After the arctic raspberry, this might be the next cold-hardiest of the blackberry/raspberry group. And, I mean… the fruit looks like a thimble. How cool is that? HERB LAYER Cold hardiness zones: 3 – 7 (can withstand cold to -40° F, -40° C) Soil PH: 6.0-7.0 Watering needs: Medium-low. Don’t overwater. But do keep them evenly moist long enough to […]
Swiss Stone Pine, Pinus Cembra
Being (quite possibly) the cold hardiest of trees, and a nut pine, and one of the few truly cold hardy nut pines that maintains a Christmas tree shape throughout much of its life, you might say that this is the most likely candidate species for the food forest owned by Santa Claus. UNDERSTORY LAYER* Cold hardiness zones: 1 – 9 […]
Saskatoon Serviceberry, Amelanchier alnifolia
Queen of the food forest, this tasty “blueberries-in-a-tree!” favorite is easy to grow, is not too picky about its soil (unlike some plants I know… coughBLUEBERRYahem…), and will give you enough fruit to make pies, muffins, syrups, tarts, and a thousand other delights. SHRUB LAYER Cold hardiness zones: 2 – 7 (can withstand cold to -50° F) Soil PH: 6.0-8.0 […]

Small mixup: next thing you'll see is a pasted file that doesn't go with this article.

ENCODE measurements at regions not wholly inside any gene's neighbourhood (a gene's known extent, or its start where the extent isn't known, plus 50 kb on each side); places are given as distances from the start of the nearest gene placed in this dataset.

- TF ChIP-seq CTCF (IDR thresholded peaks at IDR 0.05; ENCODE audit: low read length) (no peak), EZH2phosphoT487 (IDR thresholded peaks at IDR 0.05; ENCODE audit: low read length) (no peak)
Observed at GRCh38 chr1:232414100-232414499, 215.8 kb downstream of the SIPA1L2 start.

American Plum, Prunus Americana
Also known as wild plum, this prolific dainty can produce from 100 – 150 pounds of fruit per year! And it just might be the most cold hardy, PH tolerant of all the food-worthy plum tree species. And yes, they’re even eligible for making prunes… or Christmas plum pudding… or any other plum recipe, for that matter. UNDERSTORY LAYER Cold […]
Manchurian Apricot, Prunus Mandshurica
Probably the cold-hardiest of all tasty edible apricots. UNDERSTORY LAYER Cold hardiness zones: 3 – 7 (can withstand cold to -40° F, -40 C) Soil PH: 6.0 to 7.5 Watering needs: Medium. Drought tolerant once established. Blooming Season: Early spring.i Just be aware that Manchurian apricots only blossom every two or three years. This is healthy and natural, and doesn’t […]
Korean Pine, Pinus koraiensis
I’m totally nuts for this tree. One of the few particularly cold hardy nut pines (AKA stone pines), and it grows to 100 feet and lives 1000 years! Plus it has some serious staple potential… CANOPY LAYER Cold hardiness zones: 3 – 7 (can withstand cold to -40° F), and sometimes listed as going down to zone 2. Soil PH: […]